River on the rise


Latest crest predictions

By Beth Sergent - bsergent@aimmediamidwest.com



Fog rises above the Kanawha River just before it dumps into the Ohio this week near the Bartow Jones Bridge connecting Point Pleasant and Henderson.

Fog rises above the Kanawha River just before it dumps into the Ohio this week near the Bartow Jones Bridge connecting Point Pleasant and Henderson.


Beth Sergent | Register

OHIO VALLEY — After a week of rain, sunshine and seesawing river crest predictions, the Ohio River is once again expected to be near, or at flood stage, in several local areas this weekend.

The most current water level predictions along the Ohio River were predicting flood stage would be reached at the Belleville Locks and Dam, as well as at the Racine Locks and Dam in Meigs County, with significantly high water elsewhere in the area.

As of press time on Friday, river crest predictions along the Ohio River according to the National Weather Service, were as follows:

Belleville Locks and Dam, crest predicted at 37.1 feet on Saturday. This puts the water into a minor flooding stage with flood stage at 35 feet. At Belleville, at 34 feet, water begins to cover Ohio 124 at the mouth of Laucks Run, north of Portland; at 35 feet, Ohio 124 is flooded north of Stiversville Road, at Rock Run, at Wells Run to Smith Ridge to Dewitts Run, at Forked Run, at Curtis Hollow Road and between Long Bottom and Shade River. Ohio State Route 124 near the Washington and Meigs county line, also experiences flooding. The river will fall below flood stage by early Monday morning, according to the NWS.

Racine Locks and Dam, crest predicted at 42 feet on Saturday evening. Flood stage is 41 feet at Racine. The river will fall below flood stage by Sunday afternoon, according to the NWS. At 41 feet, Ohio 124 at Antiquity starts to flood. Areas of Ravenswood are flooded upstream from Racine Lock. With a crest near 42 feet, Ohio 124 at Minersville is flooded.

Pomeroy is estimated to crest on Saturday at 45.6 feet. Flood stage is 46 feet. In Pomeroy, at 42 feet, the low spot in the parking lot is flooded near the boat ramp. At 46 feet, the Pomeroy parking lots and the river amphitheater are flooded along the river. Main street starts to flood. Some secondary roads are flooded due to backwater.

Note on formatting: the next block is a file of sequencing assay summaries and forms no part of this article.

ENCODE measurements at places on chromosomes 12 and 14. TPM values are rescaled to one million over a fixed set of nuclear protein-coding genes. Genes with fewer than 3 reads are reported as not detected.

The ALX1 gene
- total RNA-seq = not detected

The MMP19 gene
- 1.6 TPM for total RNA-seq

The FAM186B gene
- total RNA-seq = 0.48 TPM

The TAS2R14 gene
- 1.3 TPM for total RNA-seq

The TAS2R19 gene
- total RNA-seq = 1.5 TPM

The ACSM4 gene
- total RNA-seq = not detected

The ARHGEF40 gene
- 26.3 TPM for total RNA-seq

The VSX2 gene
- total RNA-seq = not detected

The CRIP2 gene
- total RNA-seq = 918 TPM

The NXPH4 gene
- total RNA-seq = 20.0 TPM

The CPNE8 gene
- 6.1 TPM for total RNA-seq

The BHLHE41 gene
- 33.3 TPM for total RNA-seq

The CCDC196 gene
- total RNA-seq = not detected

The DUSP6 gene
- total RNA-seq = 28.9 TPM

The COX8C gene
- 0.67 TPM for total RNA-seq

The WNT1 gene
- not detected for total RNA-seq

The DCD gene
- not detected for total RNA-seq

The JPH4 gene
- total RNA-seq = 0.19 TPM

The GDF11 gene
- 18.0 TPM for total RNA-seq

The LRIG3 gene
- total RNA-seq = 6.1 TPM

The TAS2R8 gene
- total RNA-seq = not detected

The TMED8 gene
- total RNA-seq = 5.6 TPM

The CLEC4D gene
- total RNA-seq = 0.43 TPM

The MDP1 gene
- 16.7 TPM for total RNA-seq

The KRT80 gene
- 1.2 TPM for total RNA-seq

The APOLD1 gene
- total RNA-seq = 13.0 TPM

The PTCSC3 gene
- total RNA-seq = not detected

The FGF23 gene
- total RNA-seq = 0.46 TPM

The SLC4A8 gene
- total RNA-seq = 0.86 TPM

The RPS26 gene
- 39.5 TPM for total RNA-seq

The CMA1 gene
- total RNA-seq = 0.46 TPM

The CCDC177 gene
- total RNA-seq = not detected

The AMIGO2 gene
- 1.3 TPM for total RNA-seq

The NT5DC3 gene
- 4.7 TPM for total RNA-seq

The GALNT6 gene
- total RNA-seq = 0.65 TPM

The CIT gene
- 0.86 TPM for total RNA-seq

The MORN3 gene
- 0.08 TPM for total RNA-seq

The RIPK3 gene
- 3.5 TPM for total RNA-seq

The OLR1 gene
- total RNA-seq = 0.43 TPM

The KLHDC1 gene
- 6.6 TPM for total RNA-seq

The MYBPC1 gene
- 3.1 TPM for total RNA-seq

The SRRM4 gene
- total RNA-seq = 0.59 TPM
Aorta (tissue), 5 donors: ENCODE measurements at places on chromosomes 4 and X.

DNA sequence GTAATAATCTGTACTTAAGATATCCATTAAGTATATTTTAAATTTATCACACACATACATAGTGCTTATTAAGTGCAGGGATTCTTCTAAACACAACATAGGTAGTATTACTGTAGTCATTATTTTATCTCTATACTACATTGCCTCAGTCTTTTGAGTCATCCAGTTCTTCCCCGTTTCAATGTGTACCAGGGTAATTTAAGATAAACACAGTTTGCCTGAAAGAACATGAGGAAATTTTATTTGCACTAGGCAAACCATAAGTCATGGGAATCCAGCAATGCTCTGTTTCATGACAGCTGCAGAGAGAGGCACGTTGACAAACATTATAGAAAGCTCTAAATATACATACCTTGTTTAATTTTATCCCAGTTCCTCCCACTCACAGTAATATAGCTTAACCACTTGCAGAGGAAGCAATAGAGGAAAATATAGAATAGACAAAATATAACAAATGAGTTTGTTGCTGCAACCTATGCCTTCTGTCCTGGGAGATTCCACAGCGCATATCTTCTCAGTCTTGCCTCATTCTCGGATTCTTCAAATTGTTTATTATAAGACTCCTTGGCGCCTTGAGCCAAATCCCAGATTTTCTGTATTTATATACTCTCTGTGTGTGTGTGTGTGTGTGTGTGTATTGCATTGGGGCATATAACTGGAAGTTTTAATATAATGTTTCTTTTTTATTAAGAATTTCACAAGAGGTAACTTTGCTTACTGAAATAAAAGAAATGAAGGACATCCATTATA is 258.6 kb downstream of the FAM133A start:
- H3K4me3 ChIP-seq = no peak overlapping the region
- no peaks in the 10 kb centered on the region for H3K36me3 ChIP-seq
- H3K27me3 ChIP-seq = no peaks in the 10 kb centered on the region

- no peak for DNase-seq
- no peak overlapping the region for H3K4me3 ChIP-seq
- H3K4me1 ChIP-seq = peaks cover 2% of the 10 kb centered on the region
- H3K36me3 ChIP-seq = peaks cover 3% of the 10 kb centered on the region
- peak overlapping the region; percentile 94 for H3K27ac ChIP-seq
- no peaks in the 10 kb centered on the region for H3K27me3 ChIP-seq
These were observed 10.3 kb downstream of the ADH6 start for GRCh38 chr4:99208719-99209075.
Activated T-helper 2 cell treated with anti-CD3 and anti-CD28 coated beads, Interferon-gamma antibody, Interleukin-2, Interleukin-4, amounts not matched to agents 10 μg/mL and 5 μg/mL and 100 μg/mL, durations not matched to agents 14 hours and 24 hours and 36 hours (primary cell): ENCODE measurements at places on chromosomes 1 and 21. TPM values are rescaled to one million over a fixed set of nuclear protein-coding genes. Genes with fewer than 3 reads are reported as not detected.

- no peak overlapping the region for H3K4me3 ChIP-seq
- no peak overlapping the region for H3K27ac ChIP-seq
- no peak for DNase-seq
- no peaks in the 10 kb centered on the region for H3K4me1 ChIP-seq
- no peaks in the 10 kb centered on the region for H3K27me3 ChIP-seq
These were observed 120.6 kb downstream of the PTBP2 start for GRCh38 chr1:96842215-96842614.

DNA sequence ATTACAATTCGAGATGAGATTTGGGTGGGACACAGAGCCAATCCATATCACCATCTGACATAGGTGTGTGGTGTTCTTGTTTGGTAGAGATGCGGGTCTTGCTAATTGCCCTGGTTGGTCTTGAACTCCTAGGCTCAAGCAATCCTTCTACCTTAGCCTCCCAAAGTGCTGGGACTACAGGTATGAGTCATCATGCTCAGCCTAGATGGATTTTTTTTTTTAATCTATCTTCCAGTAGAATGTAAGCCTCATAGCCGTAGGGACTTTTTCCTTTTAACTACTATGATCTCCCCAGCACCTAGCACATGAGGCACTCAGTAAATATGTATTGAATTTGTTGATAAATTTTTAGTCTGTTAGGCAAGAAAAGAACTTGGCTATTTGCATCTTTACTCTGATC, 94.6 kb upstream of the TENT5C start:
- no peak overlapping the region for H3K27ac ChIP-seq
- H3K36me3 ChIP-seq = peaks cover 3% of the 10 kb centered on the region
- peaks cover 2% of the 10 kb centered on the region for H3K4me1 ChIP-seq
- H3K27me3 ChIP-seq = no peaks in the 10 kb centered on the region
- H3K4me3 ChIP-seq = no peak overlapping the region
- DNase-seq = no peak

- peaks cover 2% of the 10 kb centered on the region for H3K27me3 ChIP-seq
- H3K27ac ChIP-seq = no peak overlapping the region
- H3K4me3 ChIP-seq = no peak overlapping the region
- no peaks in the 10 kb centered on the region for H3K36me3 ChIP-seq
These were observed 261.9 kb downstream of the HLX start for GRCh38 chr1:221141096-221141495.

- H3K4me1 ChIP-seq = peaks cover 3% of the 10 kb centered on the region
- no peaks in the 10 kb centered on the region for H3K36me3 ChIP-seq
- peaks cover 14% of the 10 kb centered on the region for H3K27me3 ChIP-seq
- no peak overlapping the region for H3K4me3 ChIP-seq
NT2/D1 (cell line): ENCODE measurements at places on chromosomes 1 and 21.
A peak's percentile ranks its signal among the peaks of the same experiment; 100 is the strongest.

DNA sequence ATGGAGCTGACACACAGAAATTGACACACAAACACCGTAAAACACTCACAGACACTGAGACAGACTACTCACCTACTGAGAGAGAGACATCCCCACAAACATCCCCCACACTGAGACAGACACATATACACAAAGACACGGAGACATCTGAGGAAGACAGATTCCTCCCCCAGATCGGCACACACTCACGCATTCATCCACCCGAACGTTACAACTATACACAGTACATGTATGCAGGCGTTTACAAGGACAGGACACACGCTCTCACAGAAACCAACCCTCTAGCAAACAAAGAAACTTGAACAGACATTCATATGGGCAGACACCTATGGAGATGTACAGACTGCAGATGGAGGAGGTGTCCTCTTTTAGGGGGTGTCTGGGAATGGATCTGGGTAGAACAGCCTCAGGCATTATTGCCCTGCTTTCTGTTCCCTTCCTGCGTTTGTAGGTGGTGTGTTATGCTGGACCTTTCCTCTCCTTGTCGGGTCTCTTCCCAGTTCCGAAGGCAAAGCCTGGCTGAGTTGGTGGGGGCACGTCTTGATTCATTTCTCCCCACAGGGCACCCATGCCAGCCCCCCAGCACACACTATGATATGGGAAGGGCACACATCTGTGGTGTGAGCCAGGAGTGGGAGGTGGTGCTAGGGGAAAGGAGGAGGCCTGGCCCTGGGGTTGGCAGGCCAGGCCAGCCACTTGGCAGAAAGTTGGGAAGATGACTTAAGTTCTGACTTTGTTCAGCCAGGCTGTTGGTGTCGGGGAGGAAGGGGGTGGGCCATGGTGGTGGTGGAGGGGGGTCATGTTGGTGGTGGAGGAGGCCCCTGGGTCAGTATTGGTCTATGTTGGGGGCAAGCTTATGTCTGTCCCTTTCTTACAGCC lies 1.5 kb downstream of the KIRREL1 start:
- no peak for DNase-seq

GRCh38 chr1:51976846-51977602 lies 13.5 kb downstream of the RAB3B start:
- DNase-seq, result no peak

At Point Pleasant, the crest is predicted at 39.8 feet early Sunday, barely below flood stage which is 40 feet. In Point Pleasant, if the water reaches 40 feet, low lying areas surrounding Point Pleasant and vicinity are flooded due to backwater. Also, the amphitheater lower pier at Riverfront Park is flooded and half way up the steps. Salt Creek Road, Hannan Trace Road, Huntington Road at Boggs Run Road and Mason Eighty Road start to flood.

At R.C. Byrd Locks and Dam at Gallipolis Ferry and Eureka, Ohio, the crest is predicted at 45.1 feet on Sunday, below the flood stage which is 50 feet. At RC Byrd, at 41 feet, the Spruce Street Chickamauga Creek bridge is closed due to flooding of low areas around the bridge. For reference, at 49 feet, sections of Route 7 in Ohio at Teens Run, Chickamauga Creek, Kyger Creek, Clay Chapel, Clay School and just above Route 218 start to flood. Also, sections of Route 2 in West Virginia at Jerry’s Run, the old Coast Guard Station and Glenwood start to flood.

As readers have seen (and read) this week, these river crest predictions, like the weather, are subject to change and Ohio Valley Publishing will continue to monitor any updates.

Information provided by the NWS.

Fog rises above the Kanawha River just before it dumps into the Ohio this week near the Bartow Jones Bridge connecting Point Pleasant and Henderson.
https://www.mydailyregister.com/wp-content/uploads/sites/24/2019/02/web1_2.9-River.jpgFog rises above the Kanawha River just before it dumps into the Ohio this week near the Bartow Jones Bridge connecting Point Pleasant and Henderson. Beth Sergent | Register
Latest crest predictions

By Beth Sergent

bsergent@aimmediamidwest.com

Beth Sergent is editor of Ohio Valley Publishing.

Beth Sergent is editor of Ohio Valley Publishing.